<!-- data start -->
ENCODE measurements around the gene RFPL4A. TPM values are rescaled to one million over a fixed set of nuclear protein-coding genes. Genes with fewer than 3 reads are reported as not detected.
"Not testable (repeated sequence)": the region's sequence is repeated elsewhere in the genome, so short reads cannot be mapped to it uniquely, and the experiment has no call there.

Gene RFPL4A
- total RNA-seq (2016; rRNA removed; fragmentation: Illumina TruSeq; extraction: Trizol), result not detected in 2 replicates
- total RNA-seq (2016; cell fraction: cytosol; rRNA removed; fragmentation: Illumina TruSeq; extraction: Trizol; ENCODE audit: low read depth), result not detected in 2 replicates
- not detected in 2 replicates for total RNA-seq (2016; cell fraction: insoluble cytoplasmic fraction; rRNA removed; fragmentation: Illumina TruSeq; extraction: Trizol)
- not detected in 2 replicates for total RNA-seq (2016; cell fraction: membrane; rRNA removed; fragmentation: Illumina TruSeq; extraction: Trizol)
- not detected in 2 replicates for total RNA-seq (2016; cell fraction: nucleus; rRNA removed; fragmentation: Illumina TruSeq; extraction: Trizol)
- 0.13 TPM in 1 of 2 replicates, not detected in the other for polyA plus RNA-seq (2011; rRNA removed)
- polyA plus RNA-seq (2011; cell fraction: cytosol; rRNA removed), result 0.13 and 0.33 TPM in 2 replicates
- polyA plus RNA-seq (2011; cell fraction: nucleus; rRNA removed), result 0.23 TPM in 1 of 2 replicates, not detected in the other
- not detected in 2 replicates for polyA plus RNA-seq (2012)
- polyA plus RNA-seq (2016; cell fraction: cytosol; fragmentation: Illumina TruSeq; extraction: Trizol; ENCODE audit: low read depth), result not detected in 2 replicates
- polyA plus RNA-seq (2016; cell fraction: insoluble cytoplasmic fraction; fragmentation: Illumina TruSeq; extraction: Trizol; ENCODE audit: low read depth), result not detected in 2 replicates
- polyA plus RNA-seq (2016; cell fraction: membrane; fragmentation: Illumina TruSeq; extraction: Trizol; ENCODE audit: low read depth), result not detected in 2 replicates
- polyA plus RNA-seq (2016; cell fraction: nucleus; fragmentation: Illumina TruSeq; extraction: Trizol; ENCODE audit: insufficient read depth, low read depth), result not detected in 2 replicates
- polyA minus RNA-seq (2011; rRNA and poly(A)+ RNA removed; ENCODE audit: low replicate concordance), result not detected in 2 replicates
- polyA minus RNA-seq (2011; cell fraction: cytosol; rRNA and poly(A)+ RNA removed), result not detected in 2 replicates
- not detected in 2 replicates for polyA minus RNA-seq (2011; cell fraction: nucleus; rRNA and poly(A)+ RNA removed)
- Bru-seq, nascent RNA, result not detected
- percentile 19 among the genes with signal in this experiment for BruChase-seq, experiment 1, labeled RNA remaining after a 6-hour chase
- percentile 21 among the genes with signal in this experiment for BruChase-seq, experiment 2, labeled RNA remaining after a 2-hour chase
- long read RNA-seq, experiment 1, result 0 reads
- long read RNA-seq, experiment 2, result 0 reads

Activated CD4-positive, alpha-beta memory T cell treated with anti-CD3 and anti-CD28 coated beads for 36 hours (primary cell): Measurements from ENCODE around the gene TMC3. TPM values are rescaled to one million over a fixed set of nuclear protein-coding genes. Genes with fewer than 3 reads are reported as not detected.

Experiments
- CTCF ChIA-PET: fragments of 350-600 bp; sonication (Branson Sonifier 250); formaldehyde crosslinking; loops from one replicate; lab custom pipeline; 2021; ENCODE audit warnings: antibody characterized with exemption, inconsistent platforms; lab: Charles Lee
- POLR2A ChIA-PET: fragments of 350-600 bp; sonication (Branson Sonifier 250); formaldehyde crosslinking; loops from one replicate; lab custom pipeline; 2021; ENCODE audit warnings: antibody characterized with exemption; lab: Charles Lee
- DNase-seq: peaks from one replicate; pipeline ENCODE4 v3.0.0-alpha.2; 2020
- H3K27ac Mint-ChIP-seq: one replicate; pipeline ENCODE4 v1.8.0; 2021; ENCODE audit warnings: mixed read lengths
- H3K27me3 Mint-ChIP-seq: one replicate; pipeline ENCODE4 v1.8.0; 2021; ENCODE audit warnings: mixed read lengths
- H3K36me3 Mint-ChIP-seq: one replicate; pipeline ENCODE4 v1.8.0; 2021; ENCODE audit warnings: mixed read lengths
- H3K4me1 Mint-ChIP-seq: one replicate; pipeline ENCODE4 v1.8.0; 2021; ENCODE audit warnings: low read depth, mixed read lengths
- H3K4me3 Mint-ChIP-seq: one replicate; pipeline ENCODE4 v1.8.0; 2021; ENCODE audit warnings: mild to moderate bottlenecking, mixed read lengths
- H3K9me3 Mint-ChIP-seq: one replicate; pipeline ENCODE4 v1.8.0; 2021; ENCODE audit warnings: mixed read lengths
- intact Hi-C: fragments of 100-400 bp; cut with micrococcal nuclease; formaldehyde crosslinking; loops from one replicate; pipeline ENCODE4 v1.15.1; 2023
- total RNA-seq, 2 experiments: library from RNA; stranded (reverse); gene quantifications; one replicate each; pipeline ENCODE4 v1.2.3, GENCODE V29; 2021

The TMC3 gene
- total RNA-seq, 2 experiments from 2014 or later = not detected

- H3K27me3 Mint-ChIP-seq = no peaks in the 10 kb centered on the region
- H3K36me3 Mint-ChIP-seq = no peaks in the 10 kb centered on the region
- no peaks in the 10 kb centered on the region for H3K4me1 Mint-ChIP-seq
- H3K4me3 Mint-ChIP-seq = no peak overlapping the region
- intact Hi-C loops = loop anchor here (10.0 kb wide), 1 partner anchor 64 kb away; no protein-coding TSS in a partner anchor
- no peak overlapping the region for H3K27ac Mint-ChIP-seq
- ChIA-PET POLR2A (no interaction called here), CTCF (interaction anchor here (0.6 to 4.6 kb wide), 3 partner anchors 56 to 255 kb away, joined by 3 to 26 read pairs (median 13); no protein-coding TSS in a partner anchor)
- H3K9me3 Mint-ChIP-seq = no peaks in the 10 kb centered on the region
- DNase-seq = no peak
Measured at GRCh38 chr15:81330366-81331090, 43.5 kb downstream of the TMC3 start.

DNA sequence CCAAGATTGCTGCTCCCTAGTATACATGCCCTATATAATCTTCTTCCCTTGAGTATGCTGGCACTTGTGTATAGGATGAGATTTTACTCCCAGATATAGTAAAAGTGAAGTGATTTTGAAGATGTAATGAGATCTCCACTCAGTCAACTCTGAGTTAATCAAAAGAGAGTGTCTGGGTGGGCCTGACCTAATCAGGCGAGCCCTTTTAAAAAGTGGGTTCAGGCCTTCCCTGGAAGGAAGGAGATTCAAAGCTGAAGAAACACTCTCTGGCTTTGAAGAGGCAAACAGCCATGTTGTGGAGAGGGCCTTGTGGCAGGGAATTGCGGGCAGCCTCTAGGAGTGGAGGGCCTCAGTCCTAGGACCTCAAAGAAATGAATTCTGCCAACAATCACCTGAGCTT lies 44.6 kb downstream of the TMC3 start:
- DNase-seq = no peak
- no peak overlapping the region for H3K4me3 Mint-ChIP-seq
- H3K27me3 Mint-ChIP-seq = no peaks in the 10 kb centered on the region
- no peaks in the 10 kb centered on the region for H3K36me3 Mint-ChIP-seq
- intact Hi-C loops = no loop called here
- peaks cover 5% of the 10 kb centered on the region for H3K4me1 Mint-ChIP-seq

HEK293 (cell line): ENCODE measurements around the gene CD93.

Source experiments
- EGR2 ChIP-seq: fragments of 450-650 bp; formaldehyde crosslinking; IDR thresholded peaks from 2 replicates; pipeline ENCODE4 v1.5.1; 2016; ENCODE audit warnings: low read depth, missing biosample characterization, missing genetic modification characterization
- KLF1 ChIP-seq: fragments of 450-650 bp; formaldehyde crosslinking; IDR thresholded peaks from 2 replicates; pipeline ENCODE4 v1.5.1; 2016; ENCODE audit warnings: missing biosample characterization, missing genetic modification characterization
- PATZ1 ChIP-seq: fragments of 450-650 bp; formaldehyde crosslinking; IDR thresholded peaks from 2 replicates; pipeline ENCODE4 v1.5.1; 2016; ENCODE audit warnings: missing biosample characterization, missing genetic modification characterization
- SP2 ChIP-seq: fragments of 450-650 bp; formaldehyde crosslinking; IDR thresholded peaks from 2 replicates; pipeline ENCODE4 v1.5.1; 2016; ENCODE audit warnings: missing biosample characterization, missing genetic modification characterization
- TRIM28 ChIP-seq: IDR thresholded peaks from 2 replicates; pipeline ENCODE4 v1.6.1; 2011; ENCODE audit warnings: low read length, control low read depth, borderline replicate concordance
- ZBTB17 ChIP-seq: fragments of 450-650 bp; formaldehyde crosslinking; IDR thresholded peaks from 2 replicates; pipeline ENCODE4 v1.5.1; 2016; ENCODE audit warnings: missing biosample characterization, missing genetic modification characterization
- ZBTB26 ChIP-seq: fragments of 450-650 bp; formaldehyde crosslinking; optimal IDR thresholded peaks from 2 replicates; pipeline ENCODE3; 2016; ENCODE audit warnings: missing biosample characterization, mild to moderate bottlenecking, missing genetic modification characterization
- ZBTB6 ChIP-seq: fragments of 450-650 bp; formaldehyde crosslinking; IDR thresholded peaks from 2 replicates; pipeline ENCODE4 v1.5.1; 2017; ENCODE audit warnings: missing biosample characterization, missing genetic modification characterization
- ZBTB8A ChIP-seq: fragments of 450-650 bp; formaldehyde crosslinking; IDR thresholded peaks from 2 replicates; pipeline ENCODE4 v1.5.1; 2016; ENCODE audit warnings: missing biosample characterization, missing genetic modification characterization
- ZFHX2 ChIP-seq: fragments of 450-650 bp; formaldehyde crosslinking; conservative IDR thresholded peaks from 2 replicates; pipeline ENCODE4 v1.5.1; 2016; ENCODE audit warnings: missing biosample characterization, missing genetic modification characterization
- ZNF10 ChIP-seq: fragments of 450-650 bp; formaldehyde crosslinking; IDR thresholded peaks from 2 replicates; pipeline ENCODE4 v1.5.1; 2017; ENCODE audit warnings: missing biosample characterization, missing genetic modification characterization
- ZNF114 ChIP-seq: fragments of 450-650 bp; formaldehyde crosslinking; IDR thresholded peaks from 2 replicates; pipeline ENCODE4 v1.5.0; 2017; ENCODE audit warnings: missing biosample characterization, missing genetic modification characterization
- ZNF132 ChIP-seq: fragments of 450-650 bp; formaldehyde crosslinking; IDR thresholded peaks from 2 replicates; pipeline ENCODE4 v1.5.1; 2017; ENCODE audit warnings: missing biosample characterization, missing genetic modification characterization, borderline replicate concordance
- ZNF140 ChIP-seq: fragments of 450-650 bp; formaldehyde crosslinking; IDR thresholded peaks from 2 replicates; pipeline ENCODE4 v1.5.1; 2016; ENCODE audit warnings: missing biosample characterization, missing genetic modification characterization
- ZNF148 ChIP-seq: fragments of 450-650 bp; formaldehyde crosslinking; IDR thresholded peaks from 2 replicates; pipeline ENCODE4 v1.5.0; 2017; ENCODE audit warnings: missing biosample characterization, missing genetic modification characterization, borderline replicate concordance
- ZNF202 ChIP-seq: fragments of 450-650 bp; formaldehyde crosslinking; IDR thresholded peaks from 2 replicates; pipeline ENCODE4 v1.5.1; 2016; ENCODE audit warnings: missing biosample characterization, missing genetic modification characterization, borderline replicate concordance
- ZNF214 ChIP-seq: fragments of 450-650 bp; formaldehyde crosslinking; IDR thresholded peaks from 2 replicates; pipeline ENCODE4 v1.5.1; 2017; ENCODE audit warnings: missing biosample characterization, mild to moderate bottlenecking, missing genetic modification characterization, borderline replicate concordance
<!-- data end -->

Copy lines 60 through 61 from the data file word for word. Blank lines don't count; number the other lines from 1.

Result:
- KLF1 ChIP-seq: fragments of 450-650 bp; formaldehyde crosslinking; IDR thresholded peaks from 2 replicates; pipeline ENCODE4 v1.5.1; 2016; ENCODE audit warnings: missing biosample characterization, missing genetic modification characterization
- PATZ1 ChIP-seq: fragments of 450-650 bp; formaldehyde crosslinking; IDR thresholded peaks from 2 replicates; pipeline ENCODE4 v1.5.1; 2016; ENCODE audit warnings: missing biosample characterization, missing genetic modification characterization